A cash crunch is impeding the online lending industry's growth as the cost of borrowing grows, funds become increasingly scarce and ratings agencies maintain a cautious outlook toward the space.
Next, start-ups that have grown into unicorns originating billions of dollars' worth of loans may find themselves doing less lending or, conversely, putting more of their loans onto their own books.
The asset-backed securities market is slowing and issued a meager $40 billion in January — the lowest total since at least 2012, according to Dealogic data — and generated a paltry $10 billion in ABS loans in February. In terms of deal volume, ABS deals in 2016 have also dropped to lows the market has not seen for years.
"We want to tap into the ABS market," said Suk Shah, CFO of lender Avant. "We think the market will be there for our product, it's just a matter of what cost."
Shah said he's expecting an increase in the cost of capital for online lenders. But the start-up, which hit a valuation of $2 billion in late 2015, has other avenues it can use to fund operations. Avant has access to more than $1 billion in existing debt financing and operates a high-net worth lending platform for clients looking to take bigger blocks of peer-to-peer loans. So it's not dependent on ABS deals to issue loans.
But some online lenders are facing skeptical analysts.
Loans originated by online lender Prosper last year were put on watch for a possible downgrade by Moody's earlier this month, citing the likelihood of greater losses than was initially anticipated by the ratings agency.
"The reviews for downgrade of the Class C Notes were prompted by a faster buildup of delinquencies and charge-offs than expected in transactions backed by Prosper-originated loans," Moody's researchers wrote in their Feb. 11 report.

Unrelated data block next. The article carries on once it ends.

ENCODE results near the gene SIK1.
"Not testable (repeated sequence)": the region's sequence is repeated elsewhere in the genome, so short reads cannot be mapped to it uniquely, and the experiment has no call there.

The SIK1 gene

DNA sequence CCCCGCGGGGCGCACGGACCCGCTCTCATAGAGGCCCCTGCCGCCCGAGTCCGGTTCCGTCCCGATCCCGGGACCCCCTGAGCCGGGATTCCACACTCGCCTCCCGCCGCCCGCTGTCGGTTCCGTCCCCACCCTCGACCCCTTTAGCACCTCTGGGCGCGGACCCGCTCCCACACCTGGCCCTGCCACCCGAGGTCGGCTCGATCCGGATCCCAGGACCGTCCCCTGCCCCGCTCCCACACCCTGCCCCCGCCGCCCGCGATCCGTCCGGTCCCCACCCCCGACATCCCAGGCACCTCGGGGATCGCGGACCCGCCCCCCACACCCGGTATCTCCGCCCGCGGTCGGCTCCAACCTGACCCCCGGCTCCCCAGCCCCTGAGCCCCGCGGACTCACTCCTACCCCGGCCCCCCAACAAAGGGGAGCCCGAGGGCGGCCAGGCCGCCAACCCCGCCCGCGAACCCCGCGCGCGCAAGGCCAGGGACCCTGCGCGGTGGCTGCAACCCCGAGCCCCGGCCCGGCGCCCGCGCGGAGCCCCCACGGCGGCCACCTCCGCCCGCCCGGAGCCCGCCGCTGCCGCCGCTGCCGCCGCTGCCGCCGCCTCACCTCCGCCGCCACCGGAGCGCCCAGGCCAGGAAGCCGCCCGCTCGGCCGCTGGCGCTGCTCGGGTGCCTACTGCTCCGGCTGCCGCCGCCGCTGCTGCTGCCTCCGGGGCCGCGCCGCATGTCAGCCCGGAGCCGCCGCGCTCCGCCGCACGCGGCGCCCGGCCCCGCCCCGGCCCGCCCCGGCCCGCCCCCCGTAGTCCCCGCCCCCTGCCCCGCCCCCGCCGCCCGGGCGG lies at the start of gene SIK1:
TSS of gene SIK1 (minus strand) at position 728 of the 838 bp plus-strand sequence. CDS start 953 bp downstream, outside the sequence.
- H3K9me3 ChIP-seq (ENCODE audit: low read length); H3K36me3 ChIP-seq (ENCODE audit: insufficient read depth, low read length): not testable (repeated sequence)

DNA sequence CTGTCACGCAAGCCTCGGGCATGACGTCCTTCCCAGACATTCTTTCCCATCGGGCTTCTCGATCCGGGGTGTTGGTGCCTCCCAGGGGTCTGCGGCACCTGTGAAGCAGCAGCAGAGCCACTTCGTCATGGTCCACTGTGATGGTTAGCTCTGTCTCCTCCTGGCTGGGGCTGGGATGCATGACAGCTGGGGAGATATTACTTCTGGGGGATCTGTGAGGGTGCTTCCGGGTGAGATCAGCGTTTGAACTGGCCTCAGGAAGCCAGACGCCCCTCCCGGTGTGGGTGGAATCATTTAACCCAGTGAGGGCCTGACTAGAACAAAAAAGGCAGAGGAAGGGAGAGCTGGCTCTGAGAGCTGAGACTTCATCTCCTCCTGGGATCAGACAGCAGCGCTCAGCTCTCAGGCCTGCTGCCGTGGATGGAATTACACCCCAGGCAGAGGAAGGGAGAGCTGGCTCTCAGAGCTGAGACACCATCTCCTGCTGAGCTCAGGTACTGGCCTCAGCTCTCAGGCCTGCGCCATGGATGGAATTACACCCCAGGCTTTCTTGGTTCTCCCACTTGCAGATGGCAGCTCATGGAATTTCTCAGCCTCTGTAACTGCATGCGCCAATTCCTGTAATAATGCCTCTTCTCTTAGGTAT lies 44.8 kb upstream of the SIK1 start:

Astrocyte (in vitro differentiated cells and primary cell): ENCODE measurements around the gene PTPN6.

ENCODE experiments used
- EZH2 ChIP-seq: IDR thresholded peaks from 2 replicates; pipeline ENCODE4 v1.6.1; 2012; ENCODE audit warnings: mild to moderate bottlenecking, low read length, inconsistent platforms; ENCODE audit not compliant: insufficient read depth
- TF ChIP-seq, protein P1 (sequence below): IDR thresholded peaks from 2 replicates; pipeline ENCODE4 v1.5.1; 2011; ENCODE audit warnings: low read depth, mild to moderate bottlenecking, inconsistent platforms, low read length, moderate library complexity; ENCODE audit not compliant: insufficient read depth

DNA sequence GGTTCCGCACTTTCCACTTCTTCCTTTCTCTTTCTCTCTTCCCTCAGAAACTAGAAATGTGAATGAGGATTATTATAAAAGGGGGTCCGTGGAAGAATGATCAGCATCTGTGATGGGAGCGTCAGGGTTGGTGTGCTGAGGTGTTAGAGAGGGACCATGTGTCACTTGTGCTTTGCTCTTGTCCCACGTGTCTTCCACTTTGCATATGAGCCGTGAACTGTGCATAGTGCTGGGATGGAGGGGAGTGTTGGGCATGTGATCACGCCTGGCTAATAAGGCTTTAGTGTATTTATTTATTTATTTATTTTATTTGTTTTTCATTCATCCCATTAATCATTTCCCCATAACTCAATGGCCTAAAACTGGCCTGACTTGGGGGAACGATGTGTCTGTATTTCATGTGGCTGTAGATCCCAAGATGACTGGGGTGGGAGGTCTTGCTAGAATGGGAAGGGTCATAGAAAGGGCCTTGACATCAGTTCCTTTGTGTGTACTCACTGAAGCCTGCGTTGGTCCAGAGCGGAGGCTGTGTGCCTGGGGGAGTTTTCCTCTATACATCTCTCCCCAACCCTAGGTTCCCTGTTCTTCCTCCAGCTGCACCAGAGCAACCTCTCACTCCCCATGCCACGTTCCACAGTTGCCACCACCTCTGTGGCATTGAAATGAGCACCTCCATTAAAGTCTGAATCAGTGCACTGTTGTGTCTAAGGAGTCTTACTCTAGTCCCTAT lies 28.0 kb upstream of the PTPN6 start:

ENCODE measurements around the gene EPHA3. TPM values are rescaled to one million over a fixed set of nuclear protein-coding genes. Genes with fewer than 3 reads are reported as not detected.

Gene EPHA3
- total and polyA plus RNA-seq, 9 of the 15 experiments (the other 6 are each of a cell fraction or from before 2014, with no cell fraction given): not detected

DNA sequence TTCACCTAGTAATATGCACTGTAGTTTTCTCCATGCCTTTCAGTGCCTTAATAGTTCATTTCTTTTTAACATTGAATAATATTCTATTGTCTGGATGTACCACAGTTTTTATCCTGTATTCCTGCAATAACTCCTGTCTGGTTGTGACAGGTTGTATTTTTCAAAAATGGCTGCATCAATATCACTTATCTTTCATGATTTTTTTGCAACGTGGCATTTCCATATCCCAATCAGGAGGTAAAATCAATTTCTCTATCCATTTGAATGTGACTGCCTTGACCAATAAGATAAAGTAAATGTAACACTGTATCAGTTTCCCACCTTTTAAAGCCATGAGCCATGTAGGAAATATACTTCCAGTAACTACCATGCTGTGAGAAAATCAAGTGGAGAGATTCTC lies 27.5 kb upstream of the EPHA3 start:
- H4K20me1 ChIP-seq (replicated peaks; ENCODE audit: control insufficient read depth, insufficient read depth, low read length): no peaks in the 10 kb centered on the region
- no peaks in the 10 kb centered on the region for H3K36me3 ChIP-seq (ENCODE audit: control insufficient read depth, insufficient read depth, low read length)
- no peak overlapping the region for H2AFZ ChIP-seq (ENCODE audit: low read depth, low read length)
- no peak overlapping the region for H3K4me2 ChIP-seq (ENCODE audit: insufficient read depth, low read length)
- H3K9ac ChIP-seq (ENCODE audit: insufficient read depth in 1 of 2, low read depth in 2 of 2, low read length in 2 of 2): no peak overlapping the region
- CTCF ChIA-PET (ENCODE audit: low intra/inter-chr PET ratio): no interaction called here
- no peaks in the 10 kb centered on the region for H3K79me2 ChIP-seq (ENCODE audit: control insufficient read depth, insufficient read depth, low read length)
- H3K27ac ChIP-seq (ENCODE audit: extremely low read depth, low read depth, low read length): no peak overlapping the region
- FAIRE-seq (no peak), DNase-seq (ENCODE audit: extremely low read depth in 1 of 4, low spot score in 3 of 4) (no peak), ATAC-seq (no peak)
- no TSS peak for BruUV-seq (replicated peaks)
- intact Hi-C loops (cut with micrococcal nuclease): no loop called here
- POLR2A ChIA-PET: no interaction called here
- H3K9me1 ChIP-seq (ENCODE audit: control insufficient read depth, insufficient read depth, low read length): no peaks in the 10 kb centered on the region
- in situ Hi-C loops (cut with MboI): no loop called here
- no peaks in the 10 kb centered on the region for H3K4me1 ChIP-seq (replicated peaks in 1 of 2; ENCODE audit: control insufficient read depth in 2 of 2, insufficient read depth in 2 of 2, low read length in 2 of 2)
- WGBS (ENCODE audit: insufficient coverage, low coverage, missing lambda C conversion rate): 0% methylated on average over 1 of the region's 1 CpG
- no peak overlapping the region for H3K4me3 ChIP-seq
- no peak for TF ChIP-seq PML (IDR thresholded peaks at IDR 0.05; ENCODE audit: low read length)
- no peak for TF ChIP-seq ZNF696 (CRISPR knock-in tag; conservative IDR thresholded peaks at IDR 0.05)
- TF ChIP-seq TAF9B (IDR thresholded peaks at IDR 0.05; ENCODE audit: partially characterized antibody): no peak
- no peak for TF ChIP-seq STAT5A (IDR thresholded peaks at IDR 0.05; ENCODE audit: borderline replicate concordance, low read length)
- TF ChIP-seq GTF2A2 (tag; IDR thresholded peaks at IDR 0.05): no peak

A representative for Prosper said Moody's revision more closely matches projections that had been set by the lending originator's underwriting.
The online lending industry began as the peer-to-peer lending business, although the peers (who, three or more years ago, often consisted of a group of individuals managing small loan portfolios on a personal basis) were increasingly challenged by hedge funds eager to score single-digit yield on consumer paper widely perceived as low risk.
Credit data company TransUnion projected in a survey released earlier this year that the 60-day-plus secured loan delinquency rate will rise to 3.72 percent by the end of this year. This coincides with an expected increase of about 7 percent in the average secured loan balance per consumer, comparing 2014 numbers to projected numbers for this year, TransUnion research said.
A silver lining is the industry's growth attracting bigger investors over the last several years.
Lending Club CEO Renaud Laplanche said on the company's earnings call this month that pension funds, insurers and other asset managers contributed 21 percent of more than $8 billion that was invested through his company's platform in 2015. And, he says, thanks to online lenders building up a longer track record institutional buyers can trust, he expects that source of capital to grow.
"When they get in, they do so at large numbers," he said.
Both Lending Club and On Deck Capital, an online lender focusing on small businesses, have seen stocks struggle after their respective IPOs; as of midday trading on Friday the shares of each were down more than 18 percent on the year. On Deck Capital entered into a partnership with JPMorgan Chase late last year to develop an origination platform with the help of the bank.
Virtually all the companies in the online lending arena emerged in the wake of the financial crisis, and haven't yet had to sail with proverbial economic headwinds in their faces.
"We built our business thinking about what would happen in a recession," Shah said.